Just before we went on our family holiday, I went with Karen to look at new phones for me and for her. Karen liked the look of the phone, but wanted it in a specific colour and was prepared to wait to order that. I decided I liked the look of the Nokia N95. The iPhone is not an attractive prospect for me, apparently it’s a poor phone, a poor camera and there even seem to be issues with its sound. So no amount of astounding user interface makes up for that. The Samsung Omnia, coming out soon, looks really interesting but it runs Windows CE, and that’s a big minus for me. I’m very interested in the OpenMoko FreeRunner neo which can, among other things run my favourite operating system Debian, after the great work done at debconf. Apparently it’s not however a useful and reliable phone, which is definitely a minus too. Maybe next generation, and I can’t hack everything at once.
The Nokia N95 runs Symbian which is a plus. I was warned that the battery life was poor and given the choice between the conventional model with an 8 Gb card, and the N95 8Gb which has the memory totally internalised. The former also has a shutter cover for the lens, which was discarded in the latter to allow a larger battery. I wanted the cover. I got the handset from Phones4u and it’s an O2 handset, who I have my contract with. It took a while to put the order though, so they gave me Ã‚Â£50 for waiting. So, seriously, I got the free upgrade, the memory card, a screen protector and Ã‚Â£50 in my hand. The bundled accessories are good, a USB cable (like the much criticised N800 it doesn’t seem to do charging) a car charger, a tiny regular charger (same as the N800 actually) and the usual ear phones, with a small control panel on a cable for the sound.
Ok, so on with the review.
Build Quality is good, the phone is chunky and solid, with a good quality screen (not touch sensitive). There are a few buttons available under the screen area, and the phone slides two ways, one to reveal the phone functionality, and the other way the media functionality. It also changes from portrait to landscape as you do this. There is an accelerometer in the device, but it is not used here (yet anyway). It is used in other fun stuff like a step counter you can download for free.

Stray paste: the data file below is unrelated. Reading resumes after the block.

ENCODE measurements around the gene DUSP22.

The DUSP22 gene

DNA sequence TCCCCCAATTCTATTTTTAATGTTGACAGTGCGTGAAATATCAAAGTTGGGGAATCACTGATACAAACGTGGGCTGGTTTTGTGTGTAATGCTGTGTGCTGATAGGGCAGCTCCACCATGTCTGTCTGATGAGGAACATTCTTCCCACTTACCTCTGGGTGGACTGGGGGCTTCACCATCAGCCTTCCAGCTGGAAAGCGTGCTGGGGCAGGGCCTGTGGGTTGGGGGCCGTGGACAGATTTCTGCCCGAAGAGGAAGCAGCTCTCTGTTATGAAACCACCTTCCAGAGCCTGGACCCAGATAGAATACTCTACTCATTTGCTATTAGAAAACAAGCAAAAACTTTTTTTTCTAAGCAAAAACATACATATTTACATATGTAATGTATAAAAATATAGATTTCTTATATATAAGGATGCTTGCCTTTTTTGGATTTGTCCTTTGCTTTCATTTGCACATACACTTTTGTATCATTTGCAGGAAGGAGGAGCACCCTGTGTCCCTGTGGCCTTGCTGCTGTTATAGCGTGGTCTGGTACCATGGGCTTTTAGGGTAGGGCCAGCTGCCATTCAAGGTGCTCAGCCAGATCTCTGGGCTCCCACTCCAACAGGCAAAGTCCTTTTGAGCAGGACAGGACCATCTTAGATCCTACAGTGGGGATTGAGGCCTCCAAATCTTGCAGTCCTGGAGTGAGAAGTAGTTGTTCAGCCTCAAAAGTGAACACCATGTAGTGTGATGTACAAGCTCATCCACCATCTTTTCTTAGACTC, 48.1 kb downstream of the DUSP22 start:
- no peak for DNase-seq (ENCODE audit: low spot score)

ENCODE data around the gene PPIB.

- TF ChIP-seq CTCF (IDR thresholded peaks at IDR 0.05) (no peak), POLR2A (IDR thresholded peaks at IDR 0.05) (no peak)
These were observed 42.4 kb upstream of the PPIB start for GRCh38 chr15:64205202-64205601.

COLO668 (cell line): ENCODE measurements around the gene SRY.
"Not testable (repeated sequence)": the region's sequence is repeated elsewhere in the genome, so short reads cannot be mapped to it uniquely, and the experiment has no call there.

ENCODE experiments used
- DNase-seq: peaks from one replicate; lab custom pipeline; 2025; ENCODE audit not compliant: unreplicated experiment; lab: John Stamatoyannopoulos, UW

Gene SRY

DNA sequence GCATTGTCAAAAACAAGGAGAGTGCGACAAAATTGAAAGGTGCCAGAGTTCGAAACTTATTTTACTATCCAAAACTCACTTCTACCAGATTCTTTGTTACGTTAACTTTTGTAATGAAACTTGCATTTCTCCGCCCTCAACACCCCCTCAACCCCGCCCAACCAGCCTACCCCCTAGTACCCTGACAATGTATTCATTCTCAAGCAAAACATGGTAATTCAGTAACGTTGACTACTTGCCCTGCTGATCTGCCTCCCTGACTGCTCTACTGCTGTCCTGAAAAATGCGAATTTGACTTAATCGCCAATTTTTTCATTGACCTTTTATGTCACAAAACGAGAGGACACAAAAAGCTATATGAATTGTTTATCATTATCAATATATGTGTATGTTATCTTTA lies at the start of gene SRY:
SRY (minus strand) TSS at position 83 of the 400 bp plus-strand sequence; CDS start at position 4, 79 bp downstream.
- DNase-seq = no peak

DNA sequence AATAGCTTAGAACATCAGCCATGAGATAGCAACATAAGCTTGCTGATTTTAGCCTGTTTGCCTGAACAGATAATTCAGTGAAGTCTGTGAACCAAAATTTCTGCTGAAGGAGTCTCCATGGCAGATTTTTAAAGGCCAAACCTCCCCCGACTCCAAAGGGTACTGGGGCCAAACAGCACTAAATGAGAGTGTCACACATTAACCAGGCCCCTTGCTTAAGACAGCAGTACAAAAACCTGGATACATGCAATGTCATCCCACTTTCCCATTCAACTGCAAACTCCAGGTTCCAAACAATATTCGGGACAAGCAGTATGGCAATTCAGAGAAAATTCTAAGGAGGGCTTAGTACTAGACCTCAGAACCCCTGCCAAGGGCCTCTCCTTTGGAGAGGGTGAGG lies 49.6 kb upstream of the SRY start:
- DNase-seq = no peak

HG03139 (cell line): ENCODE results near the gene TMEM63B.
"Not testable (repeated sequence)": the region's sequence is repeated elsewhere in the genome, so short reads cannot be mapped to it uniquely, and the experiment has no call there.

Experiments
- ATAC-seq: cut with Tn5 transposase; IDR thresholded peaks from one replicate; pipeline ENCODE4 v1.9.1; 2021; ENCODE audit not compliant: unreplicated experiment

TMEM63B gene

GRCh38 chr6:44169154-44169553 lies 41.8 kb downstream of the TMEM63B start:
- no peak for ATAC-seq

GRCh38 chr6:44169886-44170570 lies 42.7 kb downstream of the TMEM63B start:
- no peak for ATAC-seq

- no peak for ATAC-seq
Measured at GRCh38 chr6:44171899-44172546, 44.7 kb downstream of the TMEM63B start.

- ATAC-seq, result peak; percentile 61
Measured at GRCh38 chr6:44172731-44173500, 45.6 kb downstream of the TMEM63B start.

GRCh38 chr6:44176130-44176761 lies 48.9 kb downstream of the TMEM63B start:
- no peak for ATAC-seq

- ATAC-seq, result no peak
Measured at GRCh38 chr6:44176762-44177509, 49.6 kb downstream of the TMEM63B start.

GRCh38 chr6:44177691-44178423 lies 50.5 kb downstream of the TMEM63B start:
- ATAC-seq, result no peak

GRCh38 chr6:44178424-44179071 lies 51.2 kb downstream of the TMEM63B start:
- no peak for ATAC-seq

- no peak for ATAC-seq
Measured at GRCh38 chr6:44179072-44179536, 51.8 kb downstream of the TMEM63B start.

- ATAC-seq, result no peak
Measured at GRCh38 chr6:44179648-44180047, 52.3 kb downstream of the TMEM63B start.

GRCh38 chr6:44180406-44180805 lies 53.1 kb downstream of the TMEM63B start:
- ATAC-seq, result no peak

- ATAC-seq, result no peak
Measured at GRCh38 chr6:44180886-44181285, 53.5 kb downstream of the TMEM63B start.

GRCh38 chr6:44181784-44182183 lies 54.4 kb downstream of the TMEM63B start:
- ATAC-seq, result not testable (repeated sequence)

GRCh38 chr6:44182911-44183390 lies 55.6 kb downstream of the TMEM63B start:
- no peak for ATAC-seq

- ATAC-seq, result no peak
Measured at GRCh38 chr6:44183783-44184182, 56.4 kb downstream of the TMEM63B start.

Phone functions are good, intuitive and straightforward, though it always seems to beep at some point when I’m on a call, and I don’t know why. After adding a lot of audio, all of these are available as ring tones but scrolling through can be a bit of a pain, it doesn’t allow the keypad to jump through the list by letter, oddly. There is an internet telephone that I haven’t yet been able to register to a SIP account (I will probably need to configure a proxy) but at least on this phone, these are not locked out (this is the case from several suppliers).
Media functionality is excellent, it will play lots of video formats, including flash, and it can play audio formats through its exceptionally loud speakers or headphones as usual. It also has some internet radio applications and other cool stuff.